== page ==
Two nursing schools claim that far-reaching modification is required as to how aged care nursing is being taught in universities, if aged care should draw in nurses needed to care for the raising population of the elderly for the next few years.
Even though it has been more than ten years of concentrated efforts to boost nursing undergraduates’ experience with aged care nursing, student awareness of gerontic nursing career still stay very negative. A research revealed this finding, delivered last week during the 9th Asian Oceana Gerontology and Geriatrics Congress in Melbourne.
The research, carried out by Southern Cross University Associate Professor John Stevens, was a follow-up investigation which mirrors the research project that Professor Stevens had begun in 1995 for his PhD.
Professor Stevens followed the opinions of students in six nursing degree courses, in the 1995, research in New South Wales. The research asked students, depending on their learning as well as personal experience of placements, to provide rankings, in the order of their inclination, to ten various nursing practice areas where they would like to work. The rankings were calculated throughout the 3-year degree course to determine if and in what manner the nursing students’ opinion and awareness regarding aged care nursing differed over the time.
The 1995 study discovered that students who are in their first year had fairly low eagerness of a career in aged care nursing but their views are not yet formed strongly, giving aged care a ranking of seventh in a list containing ten nursing practice areas. But, come their second year and after being exposed to practical placements in care of the aged, the students’ primary opinions only got stronger, ranking aged care ninth. By their third year, the students have given aged care a ranking of tenth, or the last, on their list of ideal nursing career areas.
During the 2010 survey, although the mentioned reasons have altered, the rankings for aged care that were given by nursing students who are in first, second and third year, as opposed to all the other nine areas, stay the same.
Professor Stevens stated he was very disappointed personally with the outcomes of the study.
He said that after every effort that he and his colleagues have included in order to boost both the image and experience of aged nursing for the past ten years, he expected that things would be better, but he was proven wrong, and said he was disappointed. He continued to say that included in the efforts that were carried out to boost the image of aged care nursing included an improved training to supervisors, diminished student ratios, acquiring more aged care specialist as part of the teaching program, and lessons for nursing home staff in order to allow the students to feel welcome.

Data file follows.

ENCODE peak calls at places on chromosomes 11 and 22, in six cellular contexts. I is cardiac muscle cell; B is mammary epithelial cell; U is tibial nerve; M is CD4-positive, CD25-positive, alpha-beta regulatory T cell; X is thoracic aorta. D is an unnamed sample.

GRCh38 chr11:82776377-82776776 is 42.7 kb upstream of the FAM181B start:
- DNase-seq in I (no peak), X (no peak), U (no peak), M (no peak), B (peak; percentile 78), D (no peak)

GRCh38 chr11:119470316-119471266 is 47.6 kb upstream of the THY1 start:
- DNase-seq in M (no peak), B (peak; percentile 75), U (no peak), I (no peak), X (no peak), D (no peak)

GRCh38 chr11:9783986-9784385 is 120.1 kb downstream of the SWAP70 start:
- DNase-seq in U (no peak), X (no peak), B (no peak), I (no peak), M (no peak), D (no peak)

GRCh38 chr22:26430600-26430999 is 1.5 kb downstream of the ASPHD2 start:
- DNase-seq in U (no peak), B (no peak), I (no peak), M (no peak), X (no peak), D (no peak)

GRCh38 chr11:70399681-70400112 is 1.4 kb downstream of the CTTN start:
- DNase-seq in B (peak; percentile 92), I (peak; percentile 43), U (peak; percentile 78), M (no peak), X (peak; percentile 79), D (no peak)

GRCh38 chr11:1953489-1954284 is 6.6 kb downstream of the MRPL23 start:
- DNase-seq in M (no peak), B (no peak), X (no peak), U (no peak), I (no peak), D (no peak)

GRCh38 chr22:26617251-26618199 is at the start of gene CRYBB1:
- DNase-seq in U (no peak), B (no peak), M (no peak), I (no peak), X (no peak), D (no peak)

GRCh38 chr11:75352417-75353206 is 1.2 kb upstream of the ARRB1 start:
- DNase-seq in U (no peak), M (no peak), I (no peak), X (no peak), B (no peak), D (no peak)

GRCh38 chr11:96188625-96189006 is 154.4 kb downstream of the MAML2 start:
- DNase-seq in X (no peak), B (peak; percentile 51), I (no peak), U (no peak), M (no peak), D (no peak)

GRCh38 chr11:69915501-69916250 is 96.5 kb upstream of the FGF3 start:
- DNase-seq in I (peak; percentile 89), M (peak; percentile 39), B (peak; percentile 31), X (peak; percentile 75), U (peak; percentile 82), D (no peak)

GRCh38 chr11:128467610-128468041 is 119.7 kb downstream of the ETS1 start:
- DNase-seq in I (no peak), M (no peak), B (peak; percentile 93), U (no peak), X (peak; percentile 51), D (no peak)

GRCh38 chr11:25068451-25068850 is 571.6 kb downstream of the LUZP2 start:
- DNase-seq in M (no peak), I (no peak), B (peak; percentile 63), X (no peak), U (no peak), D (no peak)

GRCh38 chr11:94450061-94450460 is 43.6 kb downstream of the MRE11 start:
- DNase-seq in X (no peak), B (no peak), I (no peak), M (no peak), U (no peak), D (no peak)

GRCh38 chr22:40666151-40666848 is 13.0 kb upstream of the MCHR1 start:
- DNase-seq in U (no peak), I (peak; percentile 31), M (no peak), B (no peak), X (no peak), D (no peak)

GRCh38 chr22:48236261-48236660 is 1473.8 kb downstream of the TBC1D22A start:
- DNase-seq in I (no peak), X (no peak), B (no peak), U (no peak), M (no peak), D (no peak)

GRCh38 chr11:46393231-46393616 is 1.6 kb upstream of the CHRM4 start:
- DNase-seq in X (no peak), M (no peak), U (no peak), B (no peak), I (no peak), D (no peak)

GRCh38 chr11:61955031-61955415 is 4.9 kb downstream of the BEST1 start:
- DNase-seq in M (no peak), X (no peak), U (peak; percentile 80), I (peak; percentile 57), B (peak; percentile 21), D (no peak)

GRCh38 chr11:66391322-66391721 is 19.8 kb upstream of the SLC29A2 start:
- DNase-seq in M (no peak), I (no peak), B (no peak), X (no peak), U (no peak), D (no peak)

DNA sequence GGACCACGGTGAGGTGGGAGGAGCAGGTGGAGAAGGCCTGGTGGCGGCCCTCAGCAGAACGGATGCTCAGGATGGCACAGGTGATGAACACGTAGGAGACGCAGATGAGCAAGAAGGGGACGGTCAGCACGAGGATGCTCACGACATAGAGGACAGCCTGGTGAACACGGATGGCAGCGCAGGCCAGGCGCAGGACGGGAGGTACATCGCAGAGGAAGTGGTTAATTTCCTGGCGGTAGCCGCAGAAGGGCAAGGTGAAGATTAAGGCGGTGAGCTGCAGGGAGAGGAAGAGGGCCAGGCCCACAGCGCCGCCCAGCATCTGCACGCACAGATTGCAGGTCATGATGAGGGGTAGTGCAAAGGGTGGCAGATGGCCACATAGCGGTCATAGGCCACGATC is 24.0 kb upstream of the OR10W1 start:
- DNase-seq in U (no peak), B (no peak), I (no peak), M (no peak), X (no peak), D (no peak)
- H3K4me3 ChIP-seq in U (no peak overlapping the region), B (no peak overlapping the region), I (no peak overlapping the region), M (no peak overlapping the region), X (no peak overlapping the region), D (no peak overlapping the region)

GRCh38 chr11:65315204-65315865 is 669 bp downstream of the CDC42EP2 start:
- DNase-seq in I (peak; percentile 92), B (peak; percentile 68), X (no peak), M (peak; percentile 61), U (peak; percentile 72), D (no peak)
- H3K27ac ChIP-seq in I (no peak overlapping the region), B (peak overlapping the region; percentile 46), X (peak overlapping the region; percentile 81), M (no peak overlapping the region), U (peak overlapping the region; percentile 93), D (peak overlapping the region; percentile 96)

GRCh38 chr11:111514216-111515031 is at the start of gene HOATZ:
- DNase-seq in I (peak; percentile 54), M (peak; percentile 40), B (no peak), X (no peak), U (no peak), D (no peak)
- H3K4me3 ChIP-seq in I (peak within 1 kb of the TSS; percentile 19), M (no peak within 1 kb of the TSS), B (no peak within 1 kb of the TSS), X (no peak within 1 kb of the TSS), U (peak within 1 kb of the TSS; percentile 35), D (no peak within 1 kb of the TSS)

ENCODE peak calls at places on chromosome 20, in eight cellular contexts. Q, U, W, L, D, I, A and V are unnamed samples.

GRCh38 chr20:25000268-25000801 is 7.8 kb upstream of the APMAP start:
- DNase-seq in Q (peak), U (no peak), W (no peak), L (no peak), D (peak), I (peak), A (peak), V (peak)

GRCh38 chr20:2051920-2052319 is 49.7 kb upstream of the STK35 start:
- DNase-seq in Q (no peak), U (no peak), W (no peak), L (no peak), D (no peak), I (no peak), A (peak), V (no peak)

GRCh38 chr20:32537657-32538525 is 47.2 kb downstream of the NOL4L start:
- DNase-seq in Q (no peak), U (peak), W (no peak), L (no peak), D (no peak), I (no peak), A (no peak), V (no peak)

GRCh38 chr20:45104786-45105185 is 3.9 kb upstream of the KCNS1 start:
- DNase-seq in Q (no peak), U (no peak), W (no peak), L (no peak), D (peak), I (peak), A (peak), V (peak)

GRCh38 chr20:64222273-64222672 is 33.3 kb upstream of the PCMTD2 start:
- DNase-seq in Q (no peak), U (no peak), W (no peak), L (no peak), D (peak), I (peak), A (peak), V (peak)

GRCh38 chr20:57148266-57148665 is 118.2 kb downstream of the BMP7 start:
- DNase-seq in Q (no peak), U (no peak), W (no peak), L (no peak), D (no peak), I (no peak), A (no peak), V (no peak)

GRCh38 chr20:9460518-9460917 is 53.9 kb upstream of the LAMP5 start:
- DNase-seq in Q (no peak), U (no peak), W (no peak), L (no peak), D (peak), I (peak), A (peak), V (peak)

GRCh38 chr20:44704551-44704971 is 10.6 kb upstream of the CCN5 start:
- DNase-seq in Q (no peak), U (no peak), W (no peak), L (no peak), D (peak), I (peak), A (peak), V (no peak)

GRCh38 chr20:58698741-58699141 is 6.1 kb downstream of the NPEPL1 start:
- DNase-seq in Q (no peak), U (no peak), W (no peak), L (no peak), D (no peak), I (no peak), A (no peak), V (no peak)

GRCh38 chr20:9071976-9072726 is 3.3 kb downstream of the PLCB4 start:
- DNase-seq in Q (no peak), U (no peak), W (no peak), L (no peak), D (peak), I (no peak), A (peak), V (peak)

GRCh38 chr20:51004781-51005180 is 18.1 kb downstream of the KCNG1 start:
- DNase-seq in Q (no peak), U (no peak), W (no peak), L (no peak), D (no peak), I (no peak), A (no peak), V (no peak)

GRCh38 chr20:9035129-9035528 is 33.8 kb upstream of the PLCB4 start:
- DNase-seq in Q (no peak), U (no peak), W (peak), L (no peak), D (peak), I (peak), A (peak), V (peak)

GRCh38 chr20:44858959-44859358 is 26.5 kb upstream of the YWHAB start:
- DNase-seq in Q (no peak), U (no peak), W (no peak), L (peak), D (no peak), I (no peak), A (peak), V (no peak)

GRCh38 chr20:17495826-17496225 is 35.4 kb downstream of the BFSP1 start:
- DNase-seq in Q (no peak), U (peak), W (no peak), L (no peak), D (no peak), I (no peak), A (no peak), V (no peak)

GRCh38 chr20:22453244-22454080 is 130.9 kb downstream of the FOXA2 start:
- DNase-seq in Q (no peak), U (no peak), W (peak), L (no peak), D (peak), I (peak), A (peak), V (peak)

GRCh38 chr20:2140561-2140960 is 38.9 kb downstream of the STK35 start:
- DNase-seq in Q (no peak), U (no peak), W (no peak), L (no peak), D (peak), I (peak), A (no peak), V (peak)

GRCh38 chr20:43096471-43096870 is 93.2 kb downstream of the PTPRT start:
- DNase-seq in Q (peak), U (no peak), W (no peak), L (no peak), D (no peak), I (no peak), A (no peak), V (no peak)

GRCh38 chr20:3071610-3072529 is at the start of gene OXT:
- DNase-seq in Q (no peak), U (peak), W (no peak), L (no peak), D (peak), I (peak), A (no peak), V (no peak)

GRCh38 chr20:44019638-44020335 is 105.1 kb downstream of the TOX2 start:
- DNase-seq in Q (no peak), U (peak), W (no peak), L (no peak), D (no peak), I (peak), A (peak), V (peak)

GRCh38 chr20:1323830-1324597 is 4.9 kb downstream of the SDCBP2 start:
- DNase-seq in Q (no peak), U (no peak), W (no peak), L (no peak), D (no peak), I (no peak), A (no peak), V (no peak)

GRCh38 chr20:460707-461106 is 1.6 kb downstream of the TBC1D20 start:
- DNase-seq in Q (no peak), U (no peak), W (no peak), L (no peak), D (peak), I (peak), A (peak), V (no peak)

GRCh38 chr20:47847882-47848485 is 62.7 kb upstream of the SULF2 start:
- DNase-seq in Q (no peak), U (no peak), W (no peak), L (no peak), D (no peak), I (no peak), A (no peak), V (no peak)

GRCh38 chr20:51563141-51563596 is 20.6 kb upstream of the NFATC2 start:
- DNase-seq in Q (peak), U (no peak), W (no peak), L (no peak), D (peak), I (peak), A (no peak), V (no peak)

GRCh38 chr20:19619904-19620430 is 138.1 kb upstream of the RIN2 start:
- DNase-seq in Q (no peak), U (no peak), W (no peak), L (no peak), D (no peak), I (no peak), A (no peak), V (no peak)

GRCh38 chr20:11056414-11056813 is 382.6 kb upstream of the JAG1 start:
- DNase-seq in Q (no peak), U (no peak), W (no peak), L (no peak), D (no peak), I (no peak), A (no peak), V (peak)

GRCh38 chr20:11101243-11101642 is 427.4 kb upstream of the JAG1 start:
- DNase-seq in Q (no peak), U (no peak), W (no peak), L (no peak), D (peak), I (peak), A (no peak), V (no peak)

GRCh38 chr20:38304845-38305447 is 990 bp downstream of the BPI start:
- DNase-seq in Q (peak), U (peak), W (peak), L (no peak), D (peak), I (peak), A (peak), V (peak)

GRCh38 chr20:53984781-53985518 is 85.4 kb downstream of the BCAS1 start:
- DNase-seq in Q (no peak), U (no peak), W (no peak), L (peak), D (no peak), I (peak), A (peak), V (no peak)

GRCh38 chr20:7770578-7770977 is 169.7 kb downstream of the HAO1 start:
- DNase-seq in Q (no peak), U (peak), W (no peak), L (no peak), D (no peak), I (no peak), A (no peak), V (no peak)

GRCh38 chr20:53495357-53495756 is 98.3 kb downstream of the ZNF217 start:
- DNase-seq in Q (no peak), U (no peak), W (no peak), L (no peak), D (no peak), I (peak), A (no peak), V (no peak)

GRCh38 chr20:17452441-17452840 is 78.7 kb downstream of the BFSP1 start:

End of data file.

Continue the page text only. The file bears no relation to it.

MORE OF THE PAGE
He stated that they have attempted to deal with the balance of weight that was assigned to aged care as opposed to acute care and the other areas. However, there exists a touch connection between the amount of time allotted in practical placements and outlook to aged care. It was mainly that the more time spent on working with the elderly, the less that they want to work with them, he stated. The only difference between the two surveys pertained to the causes the students provided for the low rankings. In 1995, it revealed that the basic variation was that the nurses mentioned that they did not like the areas that they had to go to. According to the nurses, nursing home were unpleasant places to be employed. By 2010, they claimed that it would give their career a negative effect.
Among the things they said included: forgetting how to inject, inability to utilize every skill, or what are the chances for becoming a CNC. They stated that they would like a career that would allow them to create a difference, but with aged care nursing, they only view it as handling slow death.
Professor Stevens said that the subjects said they wanted to get a job where people are able to go somewhere. They say that intensive care is where the action is. The biggest problem is status. They think that aged care is “low tech”. Despite them getting the pay disparity correct, issues regarding status needs to be examined. It is something that the profession holds little to no value, Professor Stevens continued.
Professor of Aged Care Nursing Andrew Robinson, head of the Wicking Dementia Research and Education Centre teaching aged care facility course at the University of Tasmania, stated that his own study reveals the same outcomes.
He claimed that the lessons about aged care nursing must have an incorporated, well-planned approached founded on proof, as rather than gradual efforts.
Professor Robinson went on to say that student outlook to aged care worsens over time mainly because in most curricula, ageing is not addressed in an important way, not addressing the entire matter of the elderly in a manner that is important for these young professionals in the health care field.
Professor Robinson said that in their aged care facility, the students claimed that they understood and appreciated the significance of viewing the elderly in a non-acute phase. Because if not, how else will they know how an older person might appear or what they will be like regularly if they are never seen outside an acute phase?
If the nurses are exposed to a person with dementia then they could get scared. But provided with training as well as experience in research about those with dementia, then it turns into something interesting. It has to be approached with the right strategy, not only reactive, as well as the fact that it has to be founded on evidence.